Thursday, December 9, 2010

The Disaster Chronicles: The Art of Improvising

I confess: I have been neglecting my blogging duties for quite some time now. Yet while the month of November seems to have been “dessert-less”, the baker in me never sleeps. I still baked things here and there, such as cookies and sweet breads, but the main reason for my absence from blogging was due to two disappointing creations. I almost chose to omit these entirely from the record and pretend they never happened, but then realized sharing these disappointments is crucial to my own development as a baker as well as to my readers’ credible interest. As such, I am starting a new blog series called: “The Disaster Chronicles…” to show that no matter what your level of expertise, we are all still human. There are two specific desserts I plan to showcase for this entry. 

The first was for my roommate Jenn’s oboe recital mid-November (which she played beautifully for, by the way!). This cake, a Coffee-Chocolate Layer Cake with Mocha Mascarpone Frosting, was supposed to look like this. The result of my own cake can be compared to ordering a red dress online and receiving a glaring orange dress of poor material in the mail. Basically, my cake’s final look was nowhere close to what the photo implies! Instead of a thick, dark chocolate look I ended up with a light, smooth frosting that had a whipped cream consistency. I don’t have a photo of the final product given my own distress at its lack of similarity to the intended product. Nonetheless, the cake tasted delicious and my roommate’s recital was hours away, so I had two choices: attempt constructing the layer cake with a frosting that may or may not survive transport, or improvise. Here’s the key to this post – improvisation in baking is a powerful tool, especially given how many times I as a baker have had to defer from the original recipe.
In this case, I chose the following presentation: the two layers on two separate plates, and each topped with a layer of the creamy mascarpone frosting and a sprinkling of shaved chocolate. In other words, rather than creating a Coffee-Chocolate Layer Cake with Mocha-Mascarpone Frosting, I created two Mocha-Cappuccino Tortes topped with Chocolate Mascarpone Whipped Cream. Needless to say, they were devoured at the recital reception.
Having read a number of reviews on Epicurious, it seems my “lighter-than-expected” frosting was a common occurrence with others who had tried this recipe. As such, my only recommendation can be to use a dark chocolate cocoa powder in the frosting, such as Dutch-Processed Cocoa Powder or Hershey’s Special Dark Cocoa Powder. The cake recipe, though, is amazing! 

The second disaster was more of a disappointment in presentation than I was read to handle. I planned to make two bundt cakes for my office’s December birthday celebration party. Sadly, I was off by an entire WEEK and ended up bringing in the two cakes just because (they were still eaten, of course). Here’s the other downside – I had just returned from Thanksgiving break, so I a) was extremely tired and b) had to bake both cakes the day I got back (Sunday) since the “birthday celebration” (or so I thought) was the following day (Monday). You can imagine that, after returning from a 4 day vacation, my ability to devote an entire day to baking two cakes was the last thing I could do given my list of post-vacation chores: laundry, groceries, cleaning, checking email, etc. The basic moral of the story is the first cake I baked was under comfortable conditions, while the second was under nervous anxiety. The first cake turned out beautifully: a chocolate cinnamon cake with simple glaze. The texture, look, and taste all measured up to my standards, and I couldn’t have been happier. It was the second cake that made it to my disaster chronicles: the Apple Bundt Cake with Caramel Glaze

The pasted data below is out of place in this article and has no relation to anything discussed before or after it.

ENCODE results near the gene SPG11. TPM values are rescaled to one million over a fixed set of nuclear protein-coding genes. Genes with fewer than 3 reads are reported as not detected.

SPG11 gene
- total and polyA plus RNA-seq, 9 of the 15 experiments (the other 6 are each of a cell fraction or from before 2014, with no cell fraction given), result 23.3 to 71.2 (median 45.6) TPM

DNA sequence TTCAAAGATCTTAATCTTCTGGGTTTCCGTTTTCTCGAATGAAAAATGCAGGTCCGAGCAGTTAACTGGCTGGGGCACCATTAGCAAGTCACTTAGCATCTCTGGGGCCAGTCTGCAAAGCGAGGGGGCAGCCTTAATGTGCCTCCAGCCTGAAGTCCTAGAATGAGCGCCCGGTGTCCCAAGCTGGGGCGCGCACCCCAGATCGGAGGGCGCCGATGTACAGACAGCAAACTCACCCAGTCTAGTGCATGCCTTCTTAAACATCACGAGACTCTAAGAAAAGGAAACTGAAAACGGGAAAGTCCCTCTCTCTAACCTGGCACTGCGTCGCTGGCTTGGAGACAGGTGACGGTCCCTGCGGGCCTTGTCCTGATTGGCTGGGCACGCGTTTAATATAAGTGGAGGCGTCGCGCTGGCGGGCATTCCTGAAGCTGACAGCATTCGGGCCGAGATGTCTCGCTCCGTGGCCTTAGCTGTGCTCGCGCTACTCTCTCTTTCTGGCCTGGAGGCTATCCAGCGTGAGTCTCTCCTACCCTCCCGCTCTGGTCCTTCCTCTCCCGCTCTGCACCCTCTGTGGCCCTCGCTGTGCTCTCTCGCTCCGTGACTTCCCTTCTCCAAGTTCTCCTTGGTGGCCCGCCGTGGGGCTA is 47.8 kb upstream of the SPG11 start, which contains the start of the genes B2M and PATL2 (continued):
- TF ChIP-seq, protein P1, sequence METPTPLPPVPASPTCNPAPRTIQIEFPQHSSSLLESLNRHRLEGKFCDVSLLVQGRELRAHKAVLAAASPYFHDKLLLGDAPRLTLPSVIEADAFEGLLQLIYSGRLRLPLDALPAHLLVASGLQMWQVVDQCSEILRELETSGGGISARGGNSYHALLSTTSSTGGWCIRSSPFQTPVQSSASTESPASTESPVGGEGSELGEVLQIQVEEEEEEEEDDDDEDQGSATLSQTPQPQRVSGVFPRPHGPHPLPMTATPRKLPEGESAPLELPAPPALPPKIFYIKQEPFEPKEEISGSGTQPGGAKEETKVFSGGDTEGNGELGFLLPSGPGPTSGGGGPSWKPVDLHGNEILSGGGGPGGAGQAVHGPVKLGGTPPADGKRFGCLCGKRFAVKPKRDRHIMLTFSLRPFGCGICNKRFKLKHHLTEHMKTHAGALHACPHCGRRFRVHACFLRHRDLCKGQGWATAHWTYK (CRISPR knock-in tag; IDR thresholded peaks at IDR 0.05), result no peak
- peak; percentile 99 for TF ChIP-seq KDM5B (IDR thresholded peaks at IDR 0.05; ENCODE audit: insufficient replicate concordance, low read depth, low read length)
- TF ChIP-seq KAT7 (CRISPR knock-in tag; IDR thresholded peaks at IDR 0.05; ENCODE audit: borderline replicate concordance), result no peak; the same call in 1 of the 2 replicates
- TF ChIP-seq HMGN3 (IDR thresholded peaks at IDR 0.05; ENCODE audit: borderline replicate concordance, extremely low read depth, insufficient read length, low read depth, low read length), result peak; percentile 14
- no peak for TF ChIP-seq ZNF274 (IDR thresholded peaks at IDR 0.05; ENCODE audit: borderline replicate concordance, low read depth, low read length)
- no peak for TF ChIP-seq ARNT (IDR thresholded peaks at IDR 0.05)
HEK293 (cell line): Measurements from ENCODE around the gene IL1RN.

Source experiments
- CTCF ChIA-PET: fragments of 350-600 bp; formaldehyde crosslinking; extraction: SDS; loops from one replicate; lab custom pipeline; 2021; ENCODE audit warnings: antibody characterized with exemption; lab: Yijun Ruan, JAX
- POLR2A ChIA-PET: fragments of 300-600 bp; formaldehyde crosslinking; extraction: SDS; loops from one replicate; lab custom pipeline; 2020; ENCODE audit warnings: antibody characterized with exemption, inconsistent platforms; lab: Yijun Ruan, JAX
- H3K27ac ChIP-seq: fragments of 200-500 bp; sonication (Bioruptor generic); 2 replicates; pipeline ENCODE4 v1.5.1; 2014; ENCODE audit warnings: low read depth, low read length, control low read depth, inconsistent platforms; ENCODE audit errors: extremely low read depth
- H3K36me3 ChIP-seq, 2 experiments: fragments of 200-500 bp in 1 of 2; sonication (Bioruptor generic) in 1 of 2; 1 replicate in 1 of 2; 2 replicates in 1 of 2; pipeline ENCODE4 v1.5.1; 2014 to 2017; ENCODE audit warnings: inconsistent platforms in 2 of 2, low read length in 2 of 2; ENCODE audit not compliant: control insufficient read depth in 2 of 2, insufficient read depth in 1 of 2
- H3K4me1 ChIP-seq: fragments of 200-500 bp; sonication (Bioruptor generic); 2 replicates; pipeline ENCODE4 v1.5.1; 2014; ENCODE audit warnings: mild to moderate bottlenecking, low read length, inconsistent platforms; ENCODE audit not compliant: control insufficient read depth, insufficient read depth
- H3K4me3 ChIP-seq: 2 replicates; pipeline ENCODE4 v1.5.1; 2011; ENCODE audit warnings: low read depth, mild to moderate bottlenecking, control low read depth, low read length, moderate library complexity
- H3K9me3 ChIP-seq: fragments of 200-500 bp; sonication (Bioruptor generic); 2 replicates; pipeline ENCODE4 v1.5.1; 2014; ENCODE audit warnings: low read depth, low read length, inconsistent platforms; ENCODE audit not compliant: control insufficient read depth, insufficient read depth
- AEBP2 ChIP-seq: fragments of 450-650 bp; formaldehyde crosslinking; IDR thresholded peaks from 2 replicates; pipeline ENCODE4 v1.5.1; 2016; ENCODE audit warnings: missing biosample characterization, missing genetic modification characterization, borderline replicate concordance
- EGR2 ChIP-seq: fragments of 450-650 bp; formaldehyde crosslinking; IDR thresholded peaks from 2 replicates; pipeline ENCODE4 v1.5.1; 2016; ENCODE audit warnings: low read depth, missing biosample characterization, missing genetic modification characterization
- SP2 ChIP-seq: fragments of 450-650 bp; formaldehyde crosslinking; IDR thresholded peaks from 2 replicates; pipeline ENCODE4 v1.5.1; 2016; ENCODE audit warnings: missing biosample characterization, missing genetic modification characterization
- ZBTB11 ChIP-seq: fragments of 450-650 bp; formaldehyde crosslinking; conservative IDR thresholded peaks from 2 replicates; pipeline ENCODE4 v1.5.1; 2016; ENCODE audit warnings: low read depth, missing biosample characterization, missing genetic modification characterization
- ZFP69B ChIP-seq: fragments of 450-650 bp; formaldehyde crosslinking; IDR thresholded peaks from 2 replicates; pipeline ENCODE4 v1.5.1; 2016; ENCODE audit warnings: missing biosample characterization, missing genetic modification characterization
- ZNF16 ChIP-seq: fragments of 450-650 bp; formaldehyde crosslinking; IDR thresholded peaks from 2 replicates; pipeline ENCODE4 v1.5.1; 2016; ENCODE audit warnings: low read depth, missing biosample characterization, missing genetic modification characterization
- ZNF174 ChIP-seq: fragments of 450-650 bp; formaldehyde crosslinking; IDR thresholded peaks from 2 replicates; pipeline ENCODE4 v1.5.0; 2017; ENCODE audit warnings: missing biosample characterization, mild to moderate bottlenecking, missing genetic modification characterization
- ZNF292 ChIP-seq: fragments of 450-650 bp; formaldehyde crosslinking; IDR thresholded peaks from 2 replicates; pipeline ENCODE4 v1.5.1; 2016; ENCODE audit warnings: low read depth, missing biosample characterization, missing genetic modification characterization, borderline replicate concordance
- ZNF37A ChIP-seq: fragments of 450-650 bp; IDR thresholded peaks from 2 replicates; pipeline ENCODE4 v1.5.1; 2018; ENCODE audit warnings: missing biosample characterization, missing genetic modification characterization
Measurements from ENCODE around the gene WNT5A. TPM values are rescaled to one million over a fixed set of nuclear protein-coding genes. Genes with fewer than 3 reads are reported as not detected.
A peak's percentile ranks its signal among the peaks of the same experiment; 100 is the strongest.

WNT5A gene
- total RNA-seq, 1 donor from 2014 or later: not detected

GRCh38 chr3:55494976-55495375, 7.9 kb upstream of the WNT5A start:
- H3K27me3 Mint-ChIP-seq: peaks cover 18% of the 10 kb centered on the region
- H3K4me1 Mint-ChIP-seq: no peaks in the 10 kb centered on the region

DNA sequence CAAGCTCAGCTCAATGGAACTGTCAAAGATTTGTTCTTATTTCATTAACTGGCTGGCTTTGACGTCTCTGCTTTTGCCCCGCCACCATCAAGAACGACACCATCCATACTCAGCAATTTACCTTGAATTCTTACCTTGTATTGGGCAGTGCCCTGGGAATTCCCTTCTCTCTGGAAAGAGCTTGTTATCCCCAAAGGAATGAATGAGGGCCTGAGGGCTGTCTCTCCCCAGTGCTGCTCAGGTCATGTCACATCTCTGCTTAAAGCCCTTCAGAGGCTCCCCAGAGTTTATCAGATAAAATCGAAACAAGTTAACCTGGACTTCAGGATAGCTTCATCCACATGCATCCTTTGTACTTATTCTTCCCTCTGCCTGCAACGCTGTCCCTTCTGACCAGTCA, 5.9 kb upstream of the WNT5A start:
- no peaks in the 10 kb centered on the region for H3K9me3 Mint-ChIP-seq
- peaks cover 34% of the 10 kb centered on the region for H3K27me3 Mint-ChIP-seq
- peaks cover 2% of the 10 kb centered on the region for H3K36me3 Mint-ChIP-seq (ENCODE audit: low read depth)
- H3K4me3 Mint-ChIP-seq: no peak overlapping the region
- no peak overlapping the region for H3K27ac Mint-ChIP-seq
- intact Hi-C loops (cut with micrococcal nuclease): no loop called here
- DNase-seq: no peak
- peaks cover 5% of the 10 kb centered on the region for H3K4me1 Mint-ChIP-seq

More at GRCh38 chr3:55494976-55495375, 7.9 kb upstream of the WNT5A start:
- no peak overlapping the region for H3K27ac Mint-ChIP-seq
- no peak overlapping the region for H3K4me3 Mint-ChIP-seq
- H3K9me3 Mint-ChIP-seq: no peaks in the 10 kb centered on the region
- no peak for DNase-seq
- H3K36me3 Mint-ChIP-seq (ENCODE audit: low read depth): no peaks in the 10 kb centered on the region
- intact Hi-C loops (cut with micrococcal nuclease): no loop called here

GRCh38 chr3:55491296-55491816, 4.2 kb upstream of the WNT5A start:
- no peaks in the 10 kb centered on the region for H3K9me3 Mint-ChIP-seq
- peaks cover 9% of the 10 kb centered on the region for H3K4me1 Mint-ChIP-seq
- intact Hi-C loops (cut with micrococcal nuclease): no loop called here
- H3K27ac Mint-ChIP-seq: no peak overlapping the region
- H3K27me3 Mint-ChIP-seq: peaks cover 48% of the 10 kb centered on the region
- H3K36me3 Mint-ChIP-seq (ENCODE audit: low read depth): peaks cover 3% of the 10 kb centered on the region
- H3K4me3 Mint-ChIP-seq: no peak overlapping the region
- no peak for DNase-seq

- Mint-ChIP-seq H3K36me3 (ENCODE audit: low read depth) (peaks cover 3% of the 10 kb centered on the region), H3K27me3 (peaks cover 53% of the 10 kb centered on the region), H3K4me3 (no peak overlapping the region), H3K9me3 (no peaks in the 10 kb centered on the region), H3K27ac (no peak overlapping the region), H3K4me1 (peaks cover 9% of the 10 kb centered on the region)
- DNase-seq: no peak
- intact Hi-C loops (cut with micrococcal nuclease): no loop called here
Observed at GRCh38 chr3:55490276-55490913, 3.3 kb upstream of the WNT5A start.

Let begin this story in saying that I had been worrying about finding the second bundt recipe for a LONG time before finally settling on Apple. Pear, Cappuccino, Spice Cake, Sweet Potato - you name, I probably Googled it. So you can imagine my dismay when my research was foiled by this cake’s disappointment. I wanted a beautiful, golden bundt filled with chunks of soft apple and tinged with cinnamon and nutmeg. Instead, I ended up with a bundt that had a crispy outer shell and a sponge-like filling, that was then drenched in an extremely messy caramel sauce. The result was a cake I could hardly imagine carrying beyond my front door for fear of trailing caramel sauce across Boston. The smell emanating throughout my apartment was to die for, but this recipe is one that is literally a “home-style” recipe (a.k.a. not meant for delivery beyond residence - see the photo below) 
My improvisation: a new bundt cake – I had to come up with something to bring in (considering one cake would never be enough for my office). I deferred to my previous post: pumpkin bundt cake. I baked it the morning of, and my coworkers loved that the cake was still warm. Regardless of my oversight on the birthday celebration, these two cakes were duly enjoyed (below). 
A suggestion for the Apple Caramel Bundt: if you ever encounter such a strange mess as this that’s still utterly delicious, do what our mother’s used to: casserole it! By that I mean crumble the bundt cake, throw it into a casserole dish, top with some nuts or cranberries, and bake it for 10 to 15 minutes to reheat. Serve in small bowls with a scoop of vanilla ice cream and call it a day.

So to make a long story short, I learned a few lessons from these two cakes. Never overestimate a source, regardless of how prestigious their reputation may seem, and always consider the delivery aspect of said cake before drenching it in a sauce that is likely to get onto everything you encounter en route. I hope these disaster chronicles will save you a similar fate.

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